The impact of coronavirus is enormous. Every day articles are published about what this means for people, our economy, employment, nature and the climate, and that this crisis is an opportunity to make the world a fairer place. During the lockdown, two highly awaited policy documents were presented as part of the EU Green Deal: Farm to Fork — focused on linking farming systems to local food chains — and the Biodiversity Strategy for 2030: Bringing back nature into our lives — aimed towards greater protection and regeneration of natural areas.
Reading these policies with interest and anticipation, I observe that what is missing is a “Landscape Approach”. Food production and biodiversity conservation take place within the same landscapes, involve the same groups of people, such as farmers, and focus on the same root causes, like land degradation, yet the two policies are designed separately. To realise the ambitious aims within the policies what is required is an integrated landscape approach based on “Systemic Connection”. Systemic, because landscapes are geophysical and social, and Connection, because transformations are about people.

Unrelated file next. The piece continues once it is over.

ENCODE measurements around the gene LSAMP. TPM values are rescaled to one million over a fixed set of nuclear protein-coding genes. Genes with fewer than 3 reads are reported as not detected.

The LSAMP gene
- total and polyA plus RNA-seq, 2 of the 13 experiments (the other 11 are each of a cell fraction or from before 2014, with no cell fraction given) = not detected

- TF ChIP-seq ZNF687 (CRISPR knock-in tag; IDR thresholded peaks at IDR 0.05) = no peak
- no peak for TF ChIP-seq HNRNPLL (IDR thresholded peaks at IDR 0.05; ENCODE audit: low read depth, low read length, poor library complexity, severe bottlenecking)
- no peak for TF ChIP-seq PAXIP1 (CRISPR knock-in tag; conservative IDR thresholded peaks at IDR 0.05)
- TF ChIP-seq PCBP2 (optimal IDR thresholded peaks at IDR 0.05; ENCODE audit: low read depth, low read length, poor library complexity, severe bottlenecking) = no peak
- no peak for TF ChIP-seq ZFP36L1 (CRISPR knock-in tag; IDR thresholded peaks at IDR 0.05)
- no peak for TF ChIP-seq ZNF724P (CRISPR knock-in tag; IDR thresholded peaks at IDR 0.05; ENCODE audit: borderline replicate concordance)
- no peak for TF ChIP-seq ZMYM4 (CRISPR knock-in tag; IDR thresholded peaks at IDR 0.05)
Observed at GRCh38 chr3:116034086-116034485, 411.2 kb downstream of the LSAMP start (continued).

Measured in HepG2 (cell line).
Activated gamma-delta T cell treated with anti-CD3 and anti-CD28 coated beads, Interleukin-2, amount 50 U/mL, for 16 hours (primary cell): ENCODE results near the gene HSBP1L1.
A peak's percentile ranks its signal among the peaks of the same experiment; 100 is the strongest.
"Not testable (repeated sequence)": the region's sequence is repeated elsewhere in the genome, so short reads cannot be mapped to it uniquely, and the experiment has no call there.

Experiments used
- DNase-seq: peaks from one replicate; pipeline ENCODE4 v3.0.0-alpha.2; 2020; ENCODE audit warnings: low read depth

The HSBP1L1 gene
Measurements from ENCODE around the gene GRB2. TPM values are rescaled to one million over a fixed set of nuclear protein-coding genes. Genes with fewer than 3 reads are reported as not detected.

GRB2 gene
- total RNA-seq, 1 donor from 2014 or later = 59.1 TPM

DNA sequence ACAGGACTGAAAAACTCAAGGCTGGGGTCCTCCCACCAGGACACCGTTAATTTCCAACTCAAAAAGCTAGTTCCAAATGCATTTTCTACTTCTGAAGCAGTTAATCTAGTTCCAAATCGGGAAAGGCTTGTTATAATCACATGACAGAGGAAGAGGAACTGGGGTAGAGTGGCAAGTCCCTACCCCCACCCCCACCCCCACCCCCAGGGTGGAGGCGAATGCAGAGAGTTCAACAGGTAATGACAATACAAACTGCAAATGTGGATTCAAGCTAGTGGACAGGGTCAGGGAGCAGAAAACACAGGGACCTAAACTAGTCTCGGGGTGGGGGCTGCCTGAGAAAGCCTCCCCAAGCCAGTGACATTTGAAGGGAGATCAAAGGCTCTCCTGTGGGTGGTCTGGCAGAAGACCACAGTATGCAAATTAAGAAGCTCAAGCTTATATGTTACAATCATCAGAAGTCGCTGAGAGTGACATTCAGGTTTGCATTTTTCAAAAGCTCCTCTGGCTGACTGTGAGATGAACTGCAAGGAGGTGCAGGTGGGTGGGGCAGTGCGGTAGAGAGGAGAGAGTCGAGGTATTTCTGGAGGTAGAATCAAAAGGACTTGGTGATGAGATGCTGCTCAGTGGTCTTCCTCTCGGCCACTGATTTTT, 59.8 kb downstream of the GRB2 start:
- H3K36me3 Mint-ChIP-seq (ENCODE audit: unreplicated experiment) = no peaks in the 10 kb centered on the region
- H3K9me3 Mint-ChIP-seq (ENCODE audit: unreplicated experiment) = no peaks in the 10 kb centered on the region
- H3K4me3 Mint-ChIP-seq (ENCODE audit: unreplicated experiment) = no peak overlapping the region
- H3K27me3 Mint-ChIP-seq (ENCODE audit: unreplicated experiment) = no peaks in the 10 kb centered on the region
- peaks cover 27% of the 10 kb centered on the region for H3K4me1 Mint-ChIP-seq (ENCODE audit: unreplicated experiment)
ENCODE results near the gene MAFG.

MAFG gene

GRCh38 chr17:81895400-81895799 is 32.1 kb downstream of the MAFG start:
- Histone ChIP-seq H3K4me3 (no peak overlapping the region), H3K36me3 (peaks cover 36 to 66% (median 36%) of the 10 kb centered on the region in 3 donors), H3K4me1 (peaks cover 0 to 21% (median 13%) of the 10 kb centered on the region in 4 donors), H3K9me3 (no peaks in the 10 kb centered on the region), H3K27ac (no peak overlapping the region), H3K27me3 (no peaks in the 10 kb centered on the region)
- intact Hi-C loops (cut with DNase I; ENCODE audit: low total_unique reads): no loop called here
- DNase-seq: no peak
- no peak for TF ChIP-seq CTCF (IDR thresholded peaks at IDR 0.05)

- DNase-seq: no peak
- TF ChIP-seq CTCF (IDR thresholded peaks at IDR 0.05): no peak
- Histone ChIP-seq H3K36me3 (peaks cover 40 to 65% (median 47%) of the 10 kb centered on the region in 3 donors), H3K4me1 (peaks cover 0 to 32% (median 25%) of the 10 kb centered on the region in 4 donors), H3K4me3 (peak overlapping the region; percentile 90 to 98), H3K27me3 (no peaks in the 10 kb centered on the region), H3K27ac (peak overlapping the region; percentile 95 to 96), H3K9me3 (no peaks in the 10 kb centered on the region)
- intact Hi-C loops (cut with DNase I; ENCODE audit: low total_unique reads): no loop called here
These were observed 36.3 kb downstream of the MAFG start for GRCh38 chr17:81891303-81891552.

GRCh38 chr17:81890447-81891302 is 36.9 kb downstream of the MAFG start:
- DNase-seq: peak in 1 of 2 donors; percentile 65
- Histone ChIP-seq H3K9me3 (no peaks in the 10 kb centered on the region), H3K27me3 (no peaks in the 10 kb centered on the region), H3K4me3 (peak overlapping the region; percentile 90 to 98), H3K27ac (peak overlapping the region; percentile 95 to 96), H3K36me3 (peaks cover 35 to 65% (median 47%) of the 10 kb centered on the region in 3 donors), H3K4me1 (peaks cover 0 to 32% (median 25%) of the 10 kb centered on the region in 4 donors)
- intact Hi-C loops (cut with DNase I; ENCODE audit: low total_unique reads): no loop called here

We need a practical model that connects healthy food with healthy landscapes, which is community-driven and can be replicated at a large-scale. Only then can we receive support from the diverse people living and working in European landscapes and achieve the goals laid out in the EU Green Deal.
Commonland: facilitating large-scale landscape restoration
In 2013, after a career at International Union for Conservation of Nature (IUCN), I took the initiative to launch Commonland together with business experts and investors. Since then we have gathered experience in implementing large-scale landscape restoration driven by community participation and regenerative business models. We develop landscape visions and restoration plans in close cooperation with locals, based on cultural meaning, social, ecological and economic motives. From the beginning, we knew any method must be clear and coherent, applicable on the ground, based on sound business and with measurable results. Over the last seven years, our diverse team, as well as landscape partners on the ground, have been fine tuning a framework for large-scale landscape restoration, we call this landscape approach: 4 Returns, 3 Zones, 20 years.
Transforming 4 losses into 4 returns
Across the world you see how land management practises based on maximisation of profit per hectare ultimately lead to degradation and four losses: people become estranged from the landscape and lose pride and meaning; reduced local economic activity leads to fewer jobs and a weaker social fabric; impoverished biodiversity means a decline in ecological resilience and increased global carbon emissions; and finally, a degraded landscape eventually leads to a decrease in financial returns, causing migration and abandonment.